“Turtle Don” Davis is no stranger to thru-hiking. At the age of 70, he completed the entire Appalachian Trail. His wife hiked parts of the trail with him and helped resupply him in that hike.
And he has hiked, in smaller sections, all but 200 miles of the Pacific Crest Trail in upstate Washington. Passing through Idyllwild last week, Davis, who turned 82 on April 27, would likely be the oldest hiker to complete the PCT, if he succeeds. He is determined to do so.
“I started at Campo, at the border, on April 25. My intention is to complete the trail.”
He easily shoulders his 38-pound pack, has the latest and lightest equipment and understands the challenges of ice, snow, elevation gains and major temperature changes facing him. “I have a Whippet Ski pole that helps in steep conditions with ice and snow,” he said. It also helps that he knows the trail.
Asked if he joins others on the trail, he said, “Speed determines who you hike with. I decided, after my wife died, that I would not have a hiking partner. I like hiking on my own.” Even so, Davis is averaging about 11 or 12 miles a day. “I have to pick it up to make it all the way,” he said.
Davis is a retired high school English teacher from Merced. He is well-prepared physically for his current hike. “In many summers, I hiked the Sierras with my daughter and her roommate,” he recounted. “I hiked the full Appalachian Trail when I was 70 and had hiked for many years before. My first thought of hiking the PCT was in 1975.
“Thru-hikes have a certain dynamic — a pressure to hike a certain number of miles a day and with a weather-controlled timetable [arriving in Canada before likely major snowfalls].”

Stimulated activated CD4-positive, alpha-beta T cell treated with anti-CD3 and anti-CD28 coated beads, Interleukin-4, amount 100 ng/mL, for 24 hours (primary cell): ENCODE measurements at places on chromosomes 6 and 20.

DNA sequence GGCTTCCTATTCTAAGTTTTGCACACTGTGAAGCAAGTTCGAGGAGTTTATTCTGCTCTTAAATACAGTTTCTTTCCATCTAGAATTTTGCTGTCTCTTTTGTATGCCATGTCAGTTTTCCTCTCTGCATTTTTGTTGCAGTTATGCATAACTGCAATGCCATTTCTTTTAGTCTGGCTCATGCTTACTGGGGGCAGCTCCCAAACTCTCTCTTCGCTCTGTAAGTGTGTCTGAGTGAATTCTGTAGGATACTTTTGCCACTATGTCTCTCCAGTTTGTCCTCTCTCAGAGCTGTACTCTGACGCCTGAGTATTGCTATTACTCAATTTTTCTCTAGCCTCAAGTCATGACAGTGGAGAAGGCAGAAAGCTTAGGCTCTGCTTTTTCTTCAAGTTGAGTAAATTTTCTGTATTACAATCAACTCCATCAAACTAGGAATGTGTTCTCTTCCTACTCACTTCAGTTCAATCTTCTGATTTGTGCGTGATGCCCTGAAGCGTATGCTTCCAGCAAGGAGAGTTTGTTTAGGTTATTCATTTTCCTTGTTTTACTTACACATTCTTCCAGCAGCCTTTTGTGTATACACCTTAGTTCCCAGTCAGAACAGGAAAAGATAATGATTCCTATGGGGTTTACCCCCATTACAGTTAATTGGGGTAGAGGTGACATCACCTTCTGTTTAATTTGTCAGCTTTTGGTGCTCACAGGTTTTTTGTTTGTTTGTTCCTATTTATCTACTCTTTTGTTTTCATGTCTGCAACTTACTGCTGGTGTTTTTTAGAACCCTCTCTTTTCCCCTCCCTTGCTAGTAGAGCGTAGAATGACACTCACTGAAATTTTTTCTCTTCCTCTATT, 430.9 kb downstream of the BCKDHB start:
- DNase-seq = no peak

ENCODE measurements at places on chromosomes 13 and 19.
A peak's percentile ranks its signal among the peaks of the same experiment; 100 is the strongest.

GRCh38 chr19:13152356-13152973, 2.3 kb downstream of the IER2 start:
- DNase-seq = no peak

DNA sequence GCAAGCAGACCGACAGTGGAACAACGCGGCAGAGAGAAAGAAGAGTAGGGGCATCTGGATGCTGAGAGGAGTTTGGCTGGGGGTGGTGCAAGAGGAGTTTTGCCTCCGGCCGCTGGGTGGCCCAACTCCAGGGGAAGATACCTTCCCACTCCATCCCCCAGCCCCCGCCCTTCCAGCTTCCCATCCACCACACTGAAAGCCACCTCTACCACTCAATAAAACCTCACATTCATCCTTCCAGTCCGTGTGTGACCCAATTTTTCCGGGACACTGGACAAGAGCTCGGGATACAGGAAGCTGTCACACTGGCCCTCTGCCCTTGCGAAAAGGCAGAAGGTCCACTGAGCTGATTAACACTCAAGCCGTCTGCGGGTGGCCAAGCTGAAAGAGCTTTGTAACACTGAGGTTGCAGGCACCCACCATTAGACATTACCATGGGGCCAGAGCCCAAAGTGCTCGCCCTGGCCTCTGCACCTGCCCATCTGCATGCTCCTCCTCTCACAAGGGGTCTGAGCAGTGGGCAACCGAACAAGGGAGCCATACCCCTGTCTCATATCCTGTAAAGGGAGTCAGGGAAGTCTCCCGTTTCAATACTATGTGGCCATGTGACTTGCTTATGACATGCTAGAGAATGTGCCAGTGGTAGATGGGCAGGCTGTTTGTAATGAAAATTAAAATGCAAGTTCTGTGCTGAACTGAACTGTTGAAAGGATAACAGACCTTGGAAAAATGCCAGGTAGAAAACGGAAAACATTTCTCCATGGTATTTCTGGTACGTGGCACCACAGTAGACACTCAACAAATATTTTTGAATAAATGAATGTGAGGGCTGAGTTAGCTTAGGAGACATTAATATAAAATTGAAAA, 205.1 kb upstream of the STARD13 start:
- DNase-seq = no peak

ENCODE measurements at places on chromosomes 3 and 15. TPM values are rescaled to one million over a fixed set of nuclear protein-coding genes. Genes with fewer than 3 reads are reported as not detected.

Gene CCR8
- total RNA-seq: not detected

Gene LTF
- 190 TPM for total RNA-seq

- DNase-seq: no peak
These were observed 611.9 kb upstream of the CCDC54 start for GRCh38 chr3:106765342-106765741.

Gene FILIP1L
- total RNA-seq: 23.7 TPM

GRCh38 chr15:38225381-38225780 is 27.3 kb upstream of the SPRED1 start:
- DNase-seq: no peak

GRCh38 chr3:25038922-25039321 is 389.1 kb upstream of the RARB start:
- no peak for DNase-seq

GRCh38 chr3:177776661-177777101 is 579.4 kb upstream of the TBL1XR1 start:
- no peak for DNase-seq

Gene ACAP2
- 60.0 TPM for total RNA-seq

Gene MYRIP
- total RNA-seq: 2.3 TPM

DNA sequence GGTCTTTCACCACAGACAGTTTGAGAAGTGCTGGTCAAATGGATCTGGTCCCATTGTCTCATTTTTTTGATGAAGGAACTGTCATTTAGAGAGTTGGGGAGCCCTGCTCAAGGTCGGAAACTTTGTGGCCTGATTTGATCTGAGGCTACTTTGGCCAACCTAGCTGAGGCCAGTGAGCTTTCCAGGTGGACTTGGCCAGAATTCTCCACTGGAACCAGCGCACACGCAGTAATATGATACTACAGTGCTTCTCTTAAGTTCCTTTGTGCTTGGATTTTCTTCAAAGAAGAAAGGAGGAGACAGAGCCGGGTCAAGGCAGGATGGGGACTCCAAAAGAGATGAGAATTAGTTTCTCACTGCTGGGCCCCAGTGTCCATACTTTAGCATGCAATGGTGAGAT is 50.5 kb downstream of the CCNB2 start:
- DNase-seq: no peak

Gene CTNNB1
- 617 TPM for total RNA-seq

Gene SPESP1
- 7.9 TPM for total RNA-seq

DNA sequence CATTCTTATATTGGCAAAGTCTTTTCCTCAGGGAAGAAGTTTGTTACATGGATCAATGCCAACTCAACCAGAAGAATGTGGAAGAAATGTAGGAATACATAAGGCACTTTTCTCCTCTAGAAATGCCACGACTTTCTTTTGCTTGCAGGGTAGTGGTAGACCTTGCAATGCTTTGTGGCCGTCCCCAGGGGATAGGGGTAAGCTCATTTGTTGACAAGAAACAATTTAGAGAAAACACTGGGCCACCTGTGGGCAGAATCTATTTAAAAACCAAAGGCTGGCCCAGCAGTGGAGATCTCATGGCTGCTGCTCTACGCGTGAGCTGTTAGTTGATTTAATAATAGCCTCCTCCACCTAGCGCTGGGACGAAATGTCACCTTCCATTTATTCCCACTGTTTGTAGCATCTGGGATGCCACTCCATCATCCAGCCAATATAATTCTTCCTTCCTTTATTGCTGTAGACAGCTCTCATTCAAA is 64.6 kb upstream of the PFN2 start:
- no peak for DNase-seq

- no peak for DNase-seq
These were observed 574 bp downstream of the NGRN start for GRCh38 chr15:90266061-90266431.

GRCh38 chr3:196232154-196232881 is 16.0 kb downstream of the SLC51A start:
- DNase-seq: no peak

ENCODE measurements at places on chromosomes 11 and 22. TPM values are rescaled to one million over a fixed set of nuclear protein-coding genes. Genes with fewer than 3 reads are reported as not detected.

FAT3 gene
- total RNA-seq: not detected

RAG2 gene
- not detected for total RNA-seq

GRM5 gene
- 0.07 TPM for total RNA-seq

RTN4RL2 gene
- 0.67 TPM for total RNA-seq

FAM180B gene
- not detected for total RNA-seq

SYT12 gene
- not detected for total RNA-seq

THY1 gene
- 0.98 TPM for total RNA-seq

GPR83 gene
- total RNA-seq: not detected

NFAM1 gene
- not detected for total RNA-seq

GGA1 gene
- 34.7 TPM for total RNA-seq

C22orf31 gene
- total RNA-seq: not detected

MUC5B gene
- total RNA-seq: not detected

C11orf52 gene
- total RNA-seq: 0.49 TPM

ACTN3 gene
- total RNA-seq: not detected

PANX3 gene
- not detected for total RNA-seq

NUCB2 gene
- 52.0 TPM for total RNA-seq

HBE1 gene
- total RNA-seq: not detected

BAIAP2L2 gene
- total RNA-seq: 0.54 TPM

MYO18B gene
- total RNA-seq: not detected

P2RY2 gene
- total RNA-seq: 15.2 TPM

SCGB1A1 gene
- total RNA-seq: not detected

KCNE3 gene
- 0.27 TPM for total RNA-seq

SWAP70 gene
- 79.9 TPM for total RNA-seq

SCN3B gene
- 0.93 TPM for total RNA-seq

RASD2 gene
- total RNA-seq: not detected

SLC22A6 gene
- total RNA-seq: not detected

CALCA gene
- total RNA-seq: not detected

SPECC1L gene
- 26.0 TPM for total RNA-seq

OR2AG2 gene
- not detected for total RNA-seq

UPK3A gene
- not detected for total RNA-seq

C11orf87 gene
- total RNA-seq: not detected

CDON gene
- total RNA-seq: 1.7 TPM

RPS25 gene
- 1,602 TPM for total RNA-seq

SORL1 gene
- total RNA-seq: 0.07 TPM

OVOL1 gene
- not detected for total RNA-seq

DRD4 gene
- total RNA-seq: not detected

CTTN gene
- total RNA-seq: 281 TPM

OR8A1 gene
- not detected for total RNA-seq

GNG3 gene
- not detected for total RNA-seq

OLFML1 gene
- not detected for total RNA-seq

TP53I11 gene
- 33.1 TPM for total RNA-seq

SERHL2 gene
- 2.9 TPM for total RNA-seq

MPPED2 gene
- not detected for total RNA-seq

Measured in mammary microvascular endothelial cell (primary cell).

Asked about where he camps and what he eats, Davis said, “Most of the time I camp by myself. I find a flat spot where I have room to pitch a tent — the flatter the better. I can be close to the trail, I don’t mind seeing or hearing the other hikers. I cook one meal a day and otherwise I snack throughout the day — string cheese, jerky, trail mix, almonds, raisins and dried fruit. I write down the amount of water I use each day. And I have lightened my load and made cooking easier by using an Esbit solid-fuel stove. I’m very organized.”
And being retired, with financial resources, Davis said he is prepared to make the trip. “Some of these kids just run out of money.”
Davis won’t run out of money and believes his prior hiking experiences and fastidious preparation will enable him to complete the trail within the allotted time.
As to his trail name, Davis said he saw a box turtle on the trail this year. “The name seemed a good fit,” he smiled. He said he would keep us posted on his progress.